But if you’re healthy with good gut health and function, I don’t think a baked, boiled, or mashed potato will negatively impact your gut. In fact, the prebiotic effects of potatoes’ resistant starch and fiber may also have beneficial effects on gut health.
Can you eat potatoes on keto?
Classic The medical ketogenic diet Force you to eliminate potatoes. They represent a huge bolus of carbohydrates when your mental and physical health depends on you remaining in ketosis. If you’re a casual keto or low-carb dieter, there are instances where potatoes can work.
training: If you incur a “glycogen debt” through intense exercise, you can replenish that debt by consuming potatoes without interrupting ketosis. Exercise regulates insulin-independent glycogen repletion, so you don’t even need insulin to store glucose in your muscles. High-level athletes are often in ketosis on a regular basis despite eating a high-carb diet, simply because they train so hard and frequently.
Carbohydrate diet: Oh Carb refed Describes the use of intermittent high-carb, low-fat meals to “carb up” in the context of low-carb dieting to increase leptin and increase energy expenditure. In many cases, this will jump-start weight loss and make sticking to your low-carb diet easier and more effective in the long run. If you’re going to carb refeed, potatoes are a great, nutrient-dense food to use.
Potatoes can be an effective short-term weight loss “hack.”
Back in the day, people in MDA’s forums and comments section were doing “potato hacks” to lose weight. I’m not a fan of hacks, but I have to admit that it really works for some people. How it works?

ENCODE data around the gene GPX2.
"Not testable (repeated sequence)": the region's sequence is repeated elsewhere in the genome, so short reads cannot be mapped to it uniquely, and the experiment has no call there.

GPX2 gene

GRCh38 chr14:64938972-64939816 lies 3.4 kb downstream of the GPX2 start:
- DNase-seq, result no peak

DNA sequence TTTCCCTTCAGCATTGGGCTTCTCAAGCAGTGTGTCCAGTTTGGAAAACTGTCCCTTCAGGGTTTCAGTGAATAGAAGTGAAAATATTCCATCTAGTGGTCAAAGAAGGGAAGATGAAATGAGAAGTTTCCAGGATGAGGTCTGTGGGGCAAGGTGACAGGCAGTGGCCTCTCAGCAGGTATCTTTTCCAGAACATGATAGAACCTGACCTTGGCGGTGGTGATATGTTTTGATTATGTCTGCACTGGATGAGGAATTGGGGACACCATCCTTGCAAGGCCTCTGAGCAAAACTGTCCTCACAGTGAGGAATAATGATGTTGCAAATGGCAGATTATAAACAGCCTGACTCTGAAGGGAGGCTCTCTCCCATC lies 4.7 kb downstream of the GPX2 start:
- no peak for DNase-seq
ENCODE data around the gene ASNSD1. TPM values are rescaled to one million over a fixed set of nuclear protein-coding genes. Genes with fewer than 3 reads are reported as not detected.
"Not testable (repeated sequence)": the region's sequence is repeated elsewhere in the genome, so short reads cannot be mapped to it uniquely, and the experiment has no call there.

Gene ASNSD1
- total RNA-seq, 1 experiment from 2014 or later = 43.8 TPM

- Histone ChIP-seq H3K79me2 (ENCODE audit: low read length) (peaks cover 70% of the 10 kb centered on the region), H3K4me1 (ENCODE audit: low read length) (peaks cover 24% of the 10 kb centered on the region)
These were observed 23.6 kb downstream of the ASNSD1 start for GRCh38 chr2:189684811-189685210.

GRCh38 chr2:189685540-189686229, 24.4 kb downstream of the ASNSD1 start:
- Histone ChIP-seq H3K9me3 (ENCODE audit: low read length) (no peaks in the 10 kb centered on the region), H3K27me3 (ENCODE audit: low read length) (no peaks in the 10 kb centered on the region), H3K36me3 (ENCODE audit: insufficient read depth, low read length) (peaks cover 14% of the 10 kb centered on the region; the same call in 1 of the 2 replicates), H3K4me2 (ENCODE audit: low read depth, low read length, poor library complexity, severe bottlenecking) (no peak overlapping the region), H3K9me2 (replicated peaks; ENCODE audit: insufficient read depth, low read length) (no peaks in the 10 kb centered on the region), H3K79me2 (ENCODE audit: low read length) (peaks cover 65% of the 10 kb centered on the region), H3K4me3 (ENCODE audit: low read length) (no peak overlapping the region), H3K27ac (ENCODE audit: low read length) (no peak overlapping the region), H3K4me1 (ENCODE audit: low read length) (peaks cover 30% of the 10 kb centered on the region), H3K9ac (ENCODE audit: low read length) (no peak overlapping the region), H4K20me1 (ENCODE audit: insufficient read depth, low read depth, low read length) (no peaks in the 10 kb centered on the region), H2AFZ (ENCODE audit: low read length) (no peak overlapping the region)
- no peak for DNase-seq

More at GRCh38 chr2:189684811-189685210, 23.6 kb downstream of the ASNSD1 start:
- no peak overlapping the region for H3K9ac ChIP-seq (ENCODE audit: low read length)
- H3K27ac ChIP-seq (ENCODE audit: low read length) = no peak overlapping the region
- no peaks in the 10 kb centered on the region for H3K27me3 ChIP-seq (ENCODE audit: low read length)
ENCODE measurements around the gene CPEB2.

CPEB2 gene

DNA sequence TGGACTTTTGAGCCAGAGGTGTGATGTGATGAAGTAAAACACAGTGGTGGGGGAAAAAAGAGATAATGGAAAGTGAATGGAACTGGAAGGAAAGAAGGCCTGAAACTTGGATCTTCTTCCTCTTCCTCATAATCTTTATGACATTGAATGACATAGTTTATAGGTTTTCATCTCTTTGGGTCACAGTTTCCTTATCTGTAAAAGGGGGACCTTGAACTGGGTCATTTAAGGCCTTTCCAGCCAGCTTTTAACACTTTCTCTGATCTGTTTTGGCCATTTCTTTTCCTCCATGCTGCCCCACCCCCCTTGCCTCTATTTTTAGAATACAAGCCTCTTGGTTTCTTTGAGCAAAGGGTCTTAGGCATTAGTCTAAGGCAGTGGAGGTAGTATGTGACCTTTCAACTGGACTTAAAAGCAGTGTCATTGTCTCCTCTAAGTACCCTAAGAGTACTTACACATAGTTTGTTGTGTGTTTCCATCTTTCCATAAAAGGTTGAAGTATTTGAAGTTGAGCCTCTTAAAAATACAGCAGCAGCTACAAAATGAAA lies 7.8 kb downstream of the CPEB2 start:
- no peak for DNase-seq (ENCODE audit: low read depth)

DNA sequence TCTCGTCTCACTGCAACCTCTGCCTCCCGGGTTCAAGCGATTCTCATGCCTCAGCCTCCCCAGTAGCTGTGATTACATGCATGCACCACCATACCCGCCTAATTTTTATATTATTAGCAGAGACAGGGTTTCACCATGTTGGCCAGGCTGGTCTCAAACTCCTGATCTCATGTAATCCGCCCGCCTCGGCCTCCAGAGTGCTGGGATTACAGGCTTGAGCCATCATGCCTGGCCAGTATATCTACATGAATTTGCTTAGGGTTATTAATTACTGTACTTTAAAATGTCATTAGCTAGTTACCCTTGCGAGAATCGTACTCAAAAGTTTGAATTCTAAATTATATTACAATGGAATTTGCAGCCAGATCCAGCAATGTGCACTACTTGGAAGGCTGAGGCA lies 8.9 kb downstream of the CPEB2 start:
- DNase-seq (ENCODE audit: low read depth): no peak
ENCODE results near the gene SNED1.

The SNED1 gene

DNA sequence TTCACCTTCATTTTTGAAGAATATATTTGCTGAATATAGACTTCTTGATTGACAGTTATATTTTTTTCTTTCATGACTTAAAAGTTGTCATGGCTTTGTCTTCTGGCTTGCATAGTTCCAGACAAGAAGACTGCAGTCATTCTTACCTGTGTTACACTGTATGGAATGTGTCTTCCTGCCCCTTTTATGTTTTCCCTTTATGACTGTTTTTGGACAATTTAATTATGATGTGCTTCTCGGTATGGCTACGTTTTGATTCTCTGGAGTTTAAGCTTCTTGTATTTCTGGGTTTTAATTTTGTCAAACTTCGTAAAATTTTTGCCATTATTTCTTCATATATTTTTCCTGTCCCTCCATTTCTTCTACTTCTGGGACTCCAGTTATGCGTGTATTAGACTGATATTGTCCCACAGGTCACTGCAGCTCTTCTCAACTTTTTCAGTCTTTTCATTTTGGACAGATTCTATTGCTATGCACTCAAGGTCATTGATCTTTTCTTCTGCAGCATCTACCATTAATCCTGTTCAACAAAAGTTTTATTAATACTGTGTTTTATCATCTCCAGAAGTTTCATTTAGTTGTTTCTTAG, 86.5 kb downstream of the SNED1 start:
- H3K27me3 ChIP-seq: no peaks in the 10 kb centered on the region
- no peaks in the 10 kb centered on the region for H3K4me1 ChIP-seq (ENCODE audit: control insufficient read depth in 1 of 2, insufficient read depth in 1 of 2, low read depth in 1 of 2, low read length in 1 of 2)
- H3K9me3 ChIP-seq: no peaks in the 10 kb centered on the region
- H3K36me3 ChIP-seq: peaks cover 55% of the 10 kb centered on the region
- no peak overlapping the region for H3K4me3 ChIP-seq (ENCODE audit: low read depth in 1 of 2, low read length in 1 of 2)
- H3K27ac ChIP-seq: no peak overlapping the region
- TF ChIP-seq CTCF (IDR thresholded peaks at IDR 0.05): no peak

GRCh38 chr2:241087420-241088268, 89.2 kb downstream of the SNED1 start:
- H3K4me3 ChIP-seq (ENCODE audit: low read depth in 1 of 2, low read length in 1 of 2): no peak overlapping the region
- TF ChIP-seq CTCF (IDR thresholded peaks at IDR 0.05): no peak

For a period of 4-7 days, you eat nothing but potatoes.
- Eat potatoes. nothing else. White potatoes, no sweet potato.
- Use vinegar, hot sauce, mustard, and other low-calorie, low-fat, low-carb sauces and condiments. Mayo and EVOO are off limits. Primal Kitchen Ketchup And Mustard are perfect
- Use minimal fat to heat or cook your potatoes. No more than a teaspoon of fat per meal.
- Salt liberally.
- Eat until full.
- Eat often. Whenever you feel hungry, eat potatoes until you are full.
- Keep exercising. This will reduce muscle damage.
Most people find they get tired of potatoes very quickly and lose 5-10 pounds during the week. It becomes a practice to force yourself to eat more because potatoes are so filling and you need to maintain your energy intake and nutrition. 4-6 pounds of potatoes a day is pretty common and provides plenty of most nutrients (and even a decent amount of protein), but it’s hard to maintain. And therein lies the power of the potato hack: You can’t eat too many plain potatoes.
Although I’m generally biased toward low-carb—especially in overweight people with poor insulin sensitivity—I have to admit that if people eat refined grains and other nutrient-poor starchy carbohydrates By eating potatoes instead, health will improve across the board. Potatoes are one of the safest, most nutritious, and least toxic sources of carbohydrates.
I hope this article helped you understand where potatoes belong in a healthy starter diet. Take care, and let me know if you like eating potatoes or not!